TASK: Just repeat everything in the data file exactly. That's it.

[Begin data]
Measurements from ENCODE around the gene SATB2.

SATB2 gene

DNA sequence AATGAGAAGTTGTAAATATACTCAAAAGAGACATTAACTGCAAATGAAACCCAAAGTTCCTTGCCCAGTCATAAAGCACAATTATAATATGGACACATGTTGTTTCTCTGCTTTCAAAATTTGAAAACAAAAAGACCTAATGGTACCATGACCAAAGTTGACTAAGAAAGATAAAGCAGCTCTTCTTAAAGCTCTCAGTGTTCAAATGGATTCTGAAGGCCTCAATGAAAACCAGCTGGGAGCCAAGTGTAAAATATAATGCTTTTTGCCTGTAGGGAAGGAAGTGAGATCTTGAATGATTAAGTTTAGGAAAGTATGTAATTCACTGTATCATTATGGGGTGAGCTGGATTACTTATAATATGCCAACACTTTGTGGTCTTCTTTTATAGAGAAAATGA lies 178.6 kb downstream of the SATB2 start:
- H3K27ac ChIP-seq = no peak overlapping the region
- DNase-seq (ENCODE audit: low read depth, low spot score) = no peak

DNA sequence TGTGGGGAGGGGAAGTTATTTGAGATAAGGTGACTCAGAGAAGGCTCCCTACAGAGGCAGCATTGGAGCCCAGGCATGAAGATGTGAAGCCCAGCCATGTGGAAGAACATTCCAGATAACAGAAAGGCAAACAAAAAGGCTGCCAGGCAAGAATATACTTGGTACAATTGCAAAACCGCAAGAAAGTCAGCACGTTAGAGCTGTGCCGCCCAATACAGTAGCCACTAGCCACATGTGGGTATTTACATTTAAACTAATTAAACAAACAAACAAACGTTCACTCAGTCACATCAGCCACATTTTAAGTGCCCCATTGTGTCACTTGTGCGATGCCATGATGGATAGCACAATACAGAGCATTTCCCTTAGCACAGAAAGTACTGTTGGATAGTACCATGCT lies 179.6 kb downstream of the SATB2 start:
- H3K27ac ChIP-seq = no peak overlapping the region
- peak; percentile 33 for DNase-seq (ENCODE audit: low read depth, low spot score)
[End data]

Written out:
Measurements from ENCODE around the gene SATB2.

SATB2 gene

DNA sequence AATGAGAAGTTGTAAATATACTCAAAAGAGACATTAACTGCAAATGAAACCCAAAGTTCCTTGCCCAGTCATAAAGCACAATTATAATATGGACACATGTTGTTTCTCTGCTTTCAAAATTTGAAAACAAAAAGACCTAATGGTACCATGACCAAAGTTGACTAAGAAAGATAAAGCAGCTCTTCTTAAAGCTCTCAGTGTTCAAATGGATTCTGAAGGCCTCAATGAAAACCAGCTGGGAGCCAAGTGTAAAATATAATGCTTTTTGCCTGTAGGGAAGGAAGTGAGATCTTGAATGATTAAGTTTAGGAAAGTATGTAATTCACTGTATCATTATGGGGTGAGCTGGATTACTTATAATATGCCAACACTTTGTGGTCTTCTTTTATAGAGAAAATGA lies 178.6 kb downstream of the SATB2 start:
- H3K27ac ChIP-seq = no peak overlapping the region
- DNase-seq (ENCODE audit: low read depth, low spot score) = no peak

DNA sequence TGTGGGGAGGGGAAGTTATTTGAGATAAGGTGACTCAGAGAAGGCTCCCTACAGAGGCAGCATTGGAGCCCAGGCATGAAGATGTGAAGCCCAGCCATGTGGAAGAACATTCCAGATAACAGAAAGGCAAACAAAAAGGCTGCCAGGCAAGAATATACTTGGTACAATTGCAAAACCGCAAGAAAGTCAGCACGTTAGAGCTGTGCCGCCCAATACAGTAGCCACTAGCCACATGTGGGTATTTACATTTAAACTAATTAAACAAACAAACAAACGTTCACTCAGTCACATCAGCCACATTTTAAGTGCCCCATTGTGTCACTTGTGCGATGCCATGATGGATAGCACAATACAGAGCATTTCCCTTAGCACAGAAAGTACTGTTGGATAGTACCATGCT lies 179.6 kb downstream of the SATB2 start:
- H3K27ac ChIP-seq = no peak overlapping the region
- peak; percentile 33 for DNase-seq (ENCODE audit: low read depth, low spot score)